Trusts are a key way for people to protect their wealth and assets from generation to generation. Whether you’re looking to pass decades of wealth or perhaps a more humble sum to your kids and other relatives, trusts are effective at ensuring the money goes where you want it to go.
However, divorce can throw more than a few wrenches into this equation. How can you ensure that someone doesn’t walk off with half of what is rightfully yours and your family’s? The answer isn’t entirely straightforward, and a lot of it depends on your specific circumstances. For example, two major factors are the language and the timing used in your trust.
Revocable or Irrevocable Trust?
Revocable trusts are easier to modify and in many ways more convenient, but this also puts them at higher risk. In addition, revocable trusts can be considered marital property and could be subject to asset division, meaning your worst fears could be realized as someone else walks off with a large chunk of your family’s wealth.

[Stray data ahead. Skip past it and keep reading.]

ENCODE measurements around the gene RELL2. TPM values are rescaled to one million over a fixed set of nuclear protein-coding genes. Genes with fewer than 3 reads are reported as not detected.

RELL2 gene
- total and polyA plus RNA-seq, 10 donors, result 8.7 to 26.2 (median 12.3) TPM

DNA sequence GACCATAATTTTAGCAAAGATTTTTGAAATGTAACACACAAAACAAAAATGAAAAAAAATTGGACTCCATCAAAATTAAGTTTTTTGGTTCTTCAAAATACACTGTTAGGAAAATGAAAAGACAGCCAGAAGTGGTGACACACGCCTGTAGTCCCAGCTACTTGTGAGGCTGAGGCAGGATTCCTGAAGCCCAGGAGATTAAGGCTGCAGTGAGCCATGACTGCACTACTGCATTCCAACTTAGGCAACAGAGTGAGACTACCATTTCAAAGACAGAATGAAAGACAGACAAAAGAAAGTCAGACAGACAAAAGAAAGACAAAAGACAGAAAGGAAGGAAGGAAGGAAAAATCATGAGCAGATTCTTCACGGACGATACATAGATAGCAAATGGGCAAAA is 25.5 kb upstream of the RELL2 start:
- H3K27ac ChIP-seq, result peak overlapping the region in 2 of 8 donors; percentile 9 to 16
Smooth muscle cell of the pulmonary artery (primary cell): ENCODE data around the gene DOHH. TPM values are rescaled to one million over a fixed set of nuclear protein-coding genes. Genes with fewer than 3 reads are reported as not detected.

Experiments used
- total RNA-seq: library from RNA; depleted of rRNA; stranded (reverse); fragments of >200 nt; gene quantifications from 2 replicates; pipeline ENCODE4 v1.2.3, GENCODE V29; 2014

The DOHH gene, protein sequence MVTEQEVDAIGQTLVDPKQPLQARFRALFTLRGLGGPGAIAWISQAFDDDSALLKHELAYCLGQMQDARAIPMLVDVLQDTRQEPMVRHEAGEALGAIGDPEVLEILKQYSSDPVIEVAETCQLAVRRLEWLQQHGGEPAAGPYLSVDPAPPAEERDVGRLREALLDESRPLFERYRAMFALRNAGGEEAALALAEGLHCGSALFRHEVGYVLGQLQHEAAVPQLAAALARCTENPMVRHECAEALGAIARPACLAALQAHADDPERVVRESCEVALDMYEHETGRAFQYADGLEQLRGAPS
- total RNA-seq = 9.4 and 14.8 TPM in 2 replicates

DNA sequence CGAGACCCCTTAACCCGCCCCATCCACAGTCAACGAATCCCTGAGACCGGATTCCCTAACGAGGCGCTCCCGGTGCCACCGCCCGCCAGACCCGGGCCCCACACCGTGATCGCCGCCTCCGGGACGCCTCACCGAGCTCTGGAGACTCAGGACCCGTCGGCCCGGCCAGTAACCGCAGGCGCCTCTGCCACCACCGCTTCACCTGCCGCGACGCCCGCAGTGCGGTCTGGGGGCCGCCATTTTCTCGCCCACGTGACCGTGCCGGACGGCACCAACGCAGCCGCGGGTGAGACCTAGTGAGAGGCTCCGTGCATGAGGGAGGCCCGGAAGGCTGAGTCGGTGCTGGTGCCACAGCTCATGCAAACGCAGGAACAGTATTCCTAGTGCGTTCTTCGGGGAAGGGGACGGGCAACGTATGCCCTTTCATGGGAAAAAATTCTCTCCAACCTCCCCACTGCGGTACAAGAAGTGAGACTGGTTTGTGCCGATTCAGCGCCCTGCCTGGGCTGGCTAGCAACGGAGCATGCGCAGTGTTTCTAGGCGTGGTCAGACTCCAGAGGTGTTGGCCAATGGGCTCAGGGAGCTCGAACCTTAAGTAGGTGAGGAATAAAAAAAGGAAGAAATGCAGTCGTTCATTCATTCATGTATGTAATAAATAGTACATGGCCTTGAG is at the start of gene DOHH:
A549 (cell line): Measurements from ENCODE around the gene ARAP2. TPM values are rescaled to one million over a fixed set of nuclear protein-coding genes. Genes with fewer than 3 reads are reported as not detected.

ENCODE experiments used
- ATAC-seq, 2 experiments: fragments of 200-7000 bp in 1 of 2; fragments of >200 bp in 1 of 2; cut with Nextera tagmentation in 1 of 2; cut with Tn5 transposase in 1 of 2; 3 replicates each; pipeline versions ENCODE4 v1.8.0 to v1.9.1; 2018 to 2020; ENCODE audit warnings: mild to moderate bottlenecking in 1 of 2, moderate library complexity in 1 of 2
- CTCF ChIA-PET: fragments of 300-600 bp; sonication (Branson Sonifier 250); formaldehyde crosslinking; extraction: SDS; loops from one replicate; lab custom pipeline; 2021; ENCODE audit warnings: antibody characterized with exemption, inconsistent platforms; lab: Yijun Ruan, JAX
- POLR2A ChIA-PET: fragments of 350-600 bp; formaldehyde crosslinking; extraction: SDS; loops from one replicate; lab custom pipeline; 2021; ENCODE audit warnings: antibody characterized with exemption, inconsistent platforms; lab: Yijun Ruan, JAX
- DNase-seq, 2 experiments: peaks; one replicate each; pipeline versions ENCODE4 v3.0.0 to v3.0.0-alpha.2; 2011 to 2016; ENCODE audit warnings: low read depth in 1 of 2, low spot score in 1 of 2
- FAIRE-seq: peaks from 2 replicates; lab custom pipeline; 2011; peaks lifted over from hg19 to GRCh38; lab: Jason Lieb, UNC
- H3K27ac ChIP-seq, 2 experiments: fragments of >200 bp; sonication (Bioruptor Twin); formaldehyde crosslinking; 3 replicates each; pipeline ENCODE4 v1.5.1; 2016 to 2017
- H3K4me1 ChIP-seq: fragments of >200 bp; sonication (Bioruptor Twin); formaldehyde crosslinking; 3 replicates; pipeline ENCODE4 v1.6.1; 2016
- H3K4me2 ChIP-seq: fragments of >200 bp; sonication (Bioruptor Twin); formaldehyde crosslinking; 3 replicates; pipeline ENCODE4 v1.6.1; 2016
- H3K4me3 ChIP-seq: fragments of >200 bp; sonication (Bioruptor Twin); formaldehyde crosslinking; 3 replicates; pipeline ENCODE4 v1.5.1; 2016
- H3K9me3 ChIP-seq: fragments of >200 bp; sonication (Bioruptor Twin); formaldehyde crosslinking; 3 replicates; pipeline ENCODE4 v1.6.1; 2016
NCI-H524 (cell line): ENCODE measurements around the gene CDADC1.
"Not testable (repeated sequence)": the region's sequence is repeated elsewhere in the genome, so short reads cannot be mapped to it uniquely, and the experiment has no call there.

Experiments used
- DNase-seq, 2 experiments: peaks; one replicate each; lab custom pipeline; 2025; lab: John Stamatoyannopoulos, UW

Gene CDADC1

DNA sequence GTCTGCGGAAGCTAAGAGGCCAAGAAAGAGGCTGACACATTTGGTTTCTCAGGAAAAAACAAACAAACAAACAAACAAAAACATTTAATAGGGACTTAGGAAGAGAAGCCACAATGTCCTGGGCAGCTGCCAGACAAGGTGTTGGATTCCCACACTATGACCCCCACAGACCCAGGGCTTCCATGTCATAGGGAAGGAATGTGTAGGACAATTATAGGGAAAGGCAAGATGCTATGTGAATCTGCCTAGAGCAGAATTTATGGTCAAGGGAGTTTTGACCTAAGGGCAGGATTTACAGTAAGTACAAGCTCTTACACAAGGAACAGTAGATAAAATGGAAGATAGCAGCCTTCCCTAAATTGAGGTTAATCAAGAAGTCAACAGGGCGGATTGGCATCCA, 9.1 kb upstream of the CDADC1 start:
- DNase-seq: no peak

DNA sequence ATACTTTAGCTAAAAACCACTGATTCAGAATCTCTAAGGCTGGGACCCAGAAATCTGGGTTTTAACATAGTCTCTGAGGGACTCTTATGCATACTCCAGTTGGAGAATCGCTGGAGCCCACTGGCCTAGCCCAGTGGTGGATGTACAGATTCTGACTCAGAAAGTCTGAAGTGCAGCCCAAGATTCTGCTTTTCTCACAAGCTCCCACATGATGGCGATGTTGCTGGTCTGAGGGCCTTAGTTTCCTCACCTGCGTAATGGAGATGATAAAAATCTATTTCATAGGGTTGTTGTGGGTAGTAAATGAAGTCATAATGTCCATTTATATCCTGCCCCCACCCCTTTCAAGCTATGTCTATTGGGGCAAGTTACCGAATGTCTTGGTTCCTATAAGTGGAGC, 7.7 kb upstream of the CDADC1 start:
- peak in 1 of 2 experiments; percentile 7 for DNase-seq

Irrevocable trusts are more rigid and often locked in place or very, very difficult to modify. They are often also taxed at a higher rate. However, they are better suited for asset protection, and are not always subject to asset division like revocable trusts.
You Have Some Control Over How the Trust is Dispensed
If you limit the amount of control that your beneficiary has over the trust, this can go a long way towards ensuring that those assets are preserved. You can do things such as ensure that a third part manages the trust, as well as set funds to dispense out at specific intervals to further limit the amount of exposure to asset division and loss.
Talk to an Experienced Family Law Attorney
At the end of the day, every family’s financial situation is unique, which means that their wills, trusts and other complex assets will be configured differently for everyone. To get the advice that you need within your specific circumstances, reach out to a skilled family law attorney at your earliest convenience.
Reach us at the Law Offices of James P. White to learn more about how we can help! Call us at 925-271-0999 to schedule a free initial consultation.